Cybercrime as-a-service , Cyberwarfare / Nation-State Attacks , Fraud Management & Cybercrime

Unfading Sea Haze APT Targeting South China Sea Governments

Bitdefender Exposes Unfading Sea Haze's Advanced Cyberespionage Tactics
Unfading Sea Haze APT Targeting South China Sea Governments
A view of the South China Sea (Image: Shutterstock)

A previously undetected, suspected Chinese-state threat actor has been targeting governments in the South China Sea for years with a remote access Trojan that has been a favorite of Chinese hackers since its creation almost two decades ago.

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Security researches from Bitdefender said Wednesday the threat actor it dubs Unfading Sea Haze doesn't appear to be a previously known Beijing threat actor - although it does show signs of a Chinese origin.

The most obvious indicator are the targets, since China has for decades aggressively moved to dominate the South China Sea past internationally recognized boundaries. The group has a consistent focus on espionage. The attackers employ keyloggers, browser data stealers and other custom tools to gather sensitive information from compromised systems. They also use a custom data exfiltration tool, DustyExfilTool, to securely transmit stolen data to their servers.

Technical indicators linking the group to Beijing include its deploying a web shell alternative known as SharpJSHandler that resembles a feature in a backdoor linked to a known Beijing hacking group tracked as APT41, Winnti, Wicked Panda and Wicked Spider.

Unfading Sea Haze has also used multiple iterations of the Gh0ST RAT framework, a tool deployed by Chinese criminal and state-backed hackers since a Chinese hacking group named C. Rufus Security Team released it publicly in 2008.

Leaks earlier this year from a Chinese state contractor show that overlap between Chinese hacking groups is at least partially attributable to hacking contractors that support multiple campaigns with similar tools. It lends further credence to the "quartermaster" theory of Chinese hacking, which holds that Chinese-state hacking groups draw from centralized pools of tools and techniques (see: iSoon Leak Shows Links to Chinese APT Groups).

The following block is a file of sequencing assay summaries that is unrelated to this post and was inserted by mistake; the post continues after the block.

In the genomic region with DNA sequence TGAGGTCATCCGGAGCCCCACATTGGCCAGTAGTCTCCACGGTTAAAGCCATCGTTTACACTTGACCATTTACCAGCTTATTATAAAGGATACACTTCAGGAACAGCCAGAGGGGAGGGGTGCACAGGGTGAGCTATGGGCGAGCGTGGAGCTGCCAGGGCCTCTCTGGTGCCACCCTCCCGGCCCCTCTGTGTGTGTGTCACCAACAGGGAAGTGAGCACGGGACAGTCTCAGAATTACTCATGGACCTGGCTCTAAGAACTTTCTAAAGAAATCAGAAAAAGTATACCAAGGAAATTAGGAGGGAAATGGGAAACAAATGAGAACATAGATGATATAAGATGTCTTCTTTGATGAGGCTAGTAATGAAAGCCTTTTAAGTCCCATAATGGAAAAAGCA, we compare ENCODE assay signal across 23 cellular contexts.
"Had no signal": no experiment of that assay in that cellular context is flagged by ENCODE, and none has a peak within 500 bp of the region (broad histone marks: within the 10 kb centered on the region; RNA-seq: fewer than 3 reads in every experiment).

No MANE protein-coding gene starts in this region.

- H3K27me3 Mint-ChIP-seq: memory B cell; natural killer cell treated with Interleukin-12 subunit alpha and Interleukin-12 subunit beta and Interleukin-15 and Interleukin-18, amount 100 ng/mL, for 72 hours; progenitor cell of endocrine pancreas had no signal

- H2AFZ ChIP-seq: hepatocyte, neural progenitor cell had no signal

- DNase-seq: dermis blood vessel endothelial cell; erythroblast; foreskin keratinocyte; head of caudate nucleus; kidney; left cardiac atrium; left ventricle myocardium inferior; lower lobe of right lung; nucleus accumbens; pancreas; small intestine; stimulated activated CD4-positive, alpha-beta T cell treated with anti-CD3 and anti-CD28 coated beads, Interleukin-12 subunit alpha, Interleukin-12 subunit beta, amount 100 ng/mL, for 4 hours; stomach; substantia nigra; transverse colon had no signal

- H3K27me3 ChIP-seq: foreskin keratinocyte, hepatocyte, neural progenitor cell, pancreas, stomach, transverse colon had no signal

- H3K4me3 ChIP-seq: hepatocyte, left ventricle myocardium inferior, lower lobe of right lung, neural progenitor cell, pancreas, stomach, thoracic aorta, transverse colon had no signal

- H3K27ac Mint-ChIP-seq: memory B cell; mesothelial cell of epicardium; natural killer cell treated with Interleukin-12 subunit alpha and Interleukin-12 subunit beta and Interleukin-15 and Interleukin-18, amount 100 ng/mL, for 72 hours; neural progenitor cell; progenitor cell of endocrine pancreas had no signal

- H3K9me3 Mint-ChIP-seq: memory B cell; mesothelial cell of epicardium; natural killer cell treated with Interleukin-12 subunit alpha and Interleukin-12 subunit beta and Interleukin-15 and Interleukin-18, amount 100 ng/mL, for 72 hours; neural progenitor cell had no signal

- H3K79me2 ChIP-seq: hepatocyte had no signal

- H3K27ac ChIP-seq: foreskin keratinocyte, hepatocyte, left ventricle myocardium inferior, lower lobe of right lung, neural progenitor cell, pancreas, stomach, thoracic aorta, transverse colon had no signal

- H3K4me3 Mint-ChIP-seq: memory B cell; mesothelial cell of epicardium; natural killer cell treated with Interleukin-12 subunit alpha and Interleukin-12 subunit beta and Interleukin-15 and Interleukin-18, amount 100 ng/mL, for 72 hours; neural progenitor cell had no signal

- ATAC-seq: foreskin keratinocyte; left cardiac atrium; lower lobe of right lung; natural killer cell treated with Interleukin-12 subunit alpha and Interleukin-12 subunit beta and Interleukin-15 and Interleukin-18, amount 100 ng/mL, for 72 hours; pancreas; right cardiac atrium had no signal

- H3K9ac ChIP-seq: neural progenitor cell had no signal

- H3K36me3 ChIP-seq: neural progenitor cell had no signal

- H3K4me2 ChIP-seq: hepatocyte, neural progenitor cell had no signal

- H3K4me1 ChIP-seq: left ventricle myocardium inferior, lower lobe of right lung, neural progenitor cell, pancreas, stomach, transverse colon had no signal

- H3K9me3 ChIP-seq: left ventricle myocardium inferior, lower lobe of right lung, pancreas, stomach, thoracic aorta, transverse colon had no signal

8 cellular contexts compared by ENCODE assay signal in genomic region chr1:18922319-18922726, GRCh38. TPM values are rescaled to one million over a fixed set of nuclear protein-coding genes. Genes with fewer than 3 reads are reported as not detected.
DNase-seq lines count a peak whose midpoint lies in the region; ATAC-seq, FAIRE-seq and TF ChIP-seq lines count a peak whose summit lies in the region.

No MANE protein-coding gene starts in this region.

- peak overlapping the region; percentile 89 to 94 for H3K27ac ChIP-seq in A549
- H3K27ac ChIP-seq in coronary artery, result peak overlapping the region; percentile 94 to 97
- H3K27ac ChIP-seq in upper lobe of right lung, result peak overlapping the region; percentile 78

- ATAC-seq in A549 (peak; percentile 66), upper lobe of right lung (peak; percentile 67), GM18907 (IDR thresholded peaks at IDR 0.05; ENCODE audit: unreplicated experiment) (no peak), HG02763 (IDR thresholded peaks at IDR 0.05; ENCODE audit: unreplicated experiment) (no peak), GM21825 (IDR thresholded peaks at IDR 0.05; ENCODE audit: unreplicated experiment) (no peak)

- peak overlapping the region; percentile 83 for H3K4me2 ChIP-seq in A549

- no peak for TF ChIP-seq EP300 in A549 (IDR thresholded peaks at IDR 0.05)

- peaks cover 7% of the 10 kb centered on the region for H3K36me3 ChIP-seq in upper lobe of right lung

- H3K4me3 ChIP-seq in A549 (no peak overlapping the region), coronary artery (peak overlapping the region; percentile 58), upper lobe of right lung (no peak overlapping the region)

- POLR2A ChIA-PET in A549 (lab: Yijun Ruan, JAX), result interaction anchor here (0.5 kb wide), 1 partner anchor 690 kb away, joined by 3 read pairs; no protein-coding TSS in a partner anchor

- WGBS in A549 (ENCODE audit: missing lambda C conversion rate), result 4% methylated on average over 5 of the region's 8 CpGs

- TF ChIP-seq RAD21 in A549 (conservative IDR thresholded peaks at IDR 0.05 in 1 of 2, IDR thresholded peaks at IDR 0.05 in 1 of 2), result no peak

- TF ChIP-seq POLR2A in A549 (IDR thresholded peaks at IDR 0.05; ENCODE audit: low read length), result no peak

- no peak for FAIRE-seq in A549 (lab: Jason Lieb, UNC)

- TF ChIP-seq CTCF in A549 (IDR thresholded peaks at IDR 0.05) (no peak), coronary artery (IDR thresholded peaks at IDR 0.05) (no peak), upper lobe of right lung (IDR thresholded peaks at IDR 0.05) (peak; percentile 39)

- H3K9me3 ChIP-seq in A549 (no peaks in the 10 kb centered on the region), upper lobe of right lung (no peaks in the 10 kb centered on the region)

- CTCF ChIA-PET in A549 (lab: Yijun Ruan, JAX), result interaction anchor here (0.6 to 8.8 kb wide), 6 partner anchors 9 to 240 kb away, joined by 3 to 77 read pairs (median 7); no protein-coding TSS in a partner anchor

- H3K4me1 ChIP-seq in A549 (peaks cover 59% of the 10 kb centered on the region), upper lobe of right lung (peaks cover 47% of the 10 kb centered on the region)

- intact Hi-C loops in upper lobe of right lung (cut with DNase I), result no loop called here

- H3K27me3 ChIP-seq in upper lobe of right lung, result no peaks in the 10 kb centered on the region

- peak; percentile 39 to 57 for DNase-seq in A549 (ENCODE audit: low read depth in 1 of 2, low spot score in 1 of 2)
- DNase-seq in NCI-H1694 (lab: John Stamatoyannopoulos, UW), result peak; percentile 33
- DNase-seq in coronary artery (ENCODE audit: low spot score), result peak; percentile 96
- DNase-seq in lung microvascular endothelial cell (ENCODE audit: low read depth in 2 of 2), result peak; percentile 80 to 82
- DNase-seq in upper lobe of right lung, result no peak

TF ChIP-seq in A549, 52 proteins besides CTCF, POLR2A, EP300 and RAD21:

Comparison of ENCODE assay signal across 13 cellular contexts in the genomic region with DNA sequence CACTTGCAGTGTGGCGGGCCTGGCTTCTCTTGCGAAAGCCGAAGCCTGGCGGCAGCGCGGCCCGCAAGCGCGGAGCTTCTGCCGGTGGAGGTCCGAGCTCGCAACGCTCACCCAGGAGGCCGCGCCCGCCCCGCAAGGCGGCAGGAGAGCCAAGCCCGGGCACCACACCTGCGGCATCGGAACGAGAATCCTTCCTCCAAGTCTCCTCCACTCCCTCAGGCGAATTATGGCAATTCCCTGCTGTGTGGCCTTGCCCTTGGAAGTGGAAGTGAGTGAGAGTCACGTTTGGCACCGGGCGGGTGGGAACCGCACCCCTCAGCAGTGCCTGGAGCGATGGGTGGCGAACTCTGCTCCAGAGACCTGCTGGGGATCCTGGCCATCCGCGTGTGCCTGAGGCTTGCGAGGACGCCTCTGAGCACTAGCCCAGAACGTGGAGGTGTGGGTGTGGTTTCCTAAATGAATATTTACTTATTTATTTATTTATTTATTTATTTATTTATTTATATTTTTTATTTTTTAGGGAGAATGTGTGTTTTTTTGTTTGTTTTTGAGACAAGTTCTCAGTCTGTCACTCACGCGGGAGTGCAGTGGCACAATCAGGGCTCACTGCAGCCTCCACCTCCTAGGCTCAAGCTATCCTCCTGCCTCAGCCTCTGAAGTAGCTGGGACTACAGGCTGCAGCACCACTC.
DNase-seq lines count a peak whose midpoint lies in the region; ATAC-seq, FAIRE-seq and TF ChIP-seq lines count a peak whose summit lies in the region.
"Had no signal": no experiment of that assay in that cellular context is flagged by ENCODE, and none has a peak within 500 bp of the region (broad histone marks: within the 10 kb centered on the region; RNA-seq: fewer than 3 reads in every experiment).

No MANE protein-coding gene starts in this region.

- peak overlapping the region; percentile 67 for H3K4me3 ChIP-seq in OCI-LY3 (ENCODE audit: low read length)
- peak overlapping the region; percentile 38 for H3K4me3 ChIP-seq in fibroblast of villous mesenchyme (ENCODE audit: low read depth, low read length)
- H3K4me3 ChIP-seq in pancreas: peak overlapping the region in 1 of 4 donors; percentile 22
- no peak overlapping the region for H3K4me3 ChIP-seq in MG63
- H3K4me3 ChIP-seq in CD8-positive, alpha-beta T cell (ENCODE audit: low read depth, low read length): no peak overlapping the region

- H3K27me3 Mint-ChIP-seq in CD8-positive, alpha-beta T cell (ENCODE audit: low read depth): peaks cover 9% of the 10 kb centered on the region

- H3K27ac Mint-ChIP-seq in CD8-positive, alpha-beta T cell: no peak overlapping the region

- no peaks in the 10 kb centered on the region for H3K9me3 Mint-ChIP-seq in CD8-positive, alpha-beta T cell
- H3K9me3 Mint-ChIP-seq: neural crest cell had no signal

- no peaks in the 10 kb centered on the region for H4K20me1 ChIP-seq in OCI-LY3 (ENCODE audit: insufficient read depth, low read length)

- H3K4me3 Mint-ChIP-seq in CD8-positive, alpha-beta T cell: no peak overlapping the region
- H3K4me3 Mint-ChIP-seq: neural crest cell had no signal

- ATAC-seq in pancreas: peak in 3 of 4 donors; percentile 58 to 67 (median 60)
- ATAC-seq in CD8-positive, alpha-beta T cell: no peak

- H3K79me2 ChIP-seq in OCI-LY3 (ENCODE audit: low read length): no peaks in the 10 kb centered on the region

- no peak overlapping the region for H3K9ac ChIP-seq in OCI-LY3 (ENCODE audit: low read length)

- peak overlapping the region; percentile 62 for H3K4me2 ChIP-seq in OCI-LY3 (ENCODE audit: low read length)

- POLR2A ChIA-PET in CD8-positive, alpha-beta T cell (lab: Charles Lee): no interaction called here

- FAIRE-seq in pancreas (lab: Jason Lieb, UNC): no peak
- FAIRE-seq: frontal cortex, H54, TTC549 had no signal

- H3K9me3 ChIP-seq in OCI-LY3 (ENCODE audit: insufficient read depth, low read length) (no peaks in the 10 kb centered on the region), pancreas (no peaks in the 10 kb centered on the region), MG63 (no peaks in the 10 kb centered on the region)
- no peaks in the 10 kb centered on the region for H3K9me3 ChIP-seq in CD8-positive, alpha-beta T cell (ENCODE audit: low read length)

Bitdefender's investigation identified at least eight victims, mainly government and military agencies.

Unfading Sea Haze employs a range of custom malware, from older versions of Gh0st RAT to more advanced modular variants. The investigation documented multiple iterations of these tools, indicating an evolution in sophistication and stealth.

The attackers use fileless attack methods, which execute malicious code in memory rather than writing it to disk, making detection difficult. One such method leverages Microsoft's MSBuild tool to execute code from remote SMB shares, avoiding traditional file-based detection.

DLL sideloading is another key technique used by the hacking group. The method involves tricking legitimate programs into loading malicious DLL files, allowing attackers to execute their code under the guise of trusted software. Researchers observed the hackers renaming the mspaint.exe and placing it in a directory with a malicious DLL.

The use of the SharpJSHandler tool highlights the group's innovative approach to maintaining persistence. SharpJSHandler functions similarly to a web shell, executing encoded JavaScript code via HTTP requests or cloud storage services such as Dropbox and OneDrive, which can complicate detection efforts.

Researchers concluded that from March 1, 2018, to January 20, 2022, hackers exfiltrated data using DustyExfilTool. This command line tool - which takes a file path, server IP address, and port as input - transmits files securely via TLS over TCP.

Starting in January 2022, the attackers switched to using the curl utility and FTP protocol for exfiltration, after initially using hard-coded credentials.

Since 2023, they have adopted a more dynamic approach, frequently changing the FTP credentials, which now appear randomly generated. This change suggests an effort to improve operational security.

Researchers said that the attackers often regained access to compromised systems by exploiting poor credential hygiene and inadequate patching practices.

About the Author

Prajeet Nair

Prajeet Nair

Assistant Editor, Global News Desk, ISMG

Nair previously worked at TechCircle, IDG, Times Group and other publications, where he reported on developments in enterprise technology, digital transformation and other issues.

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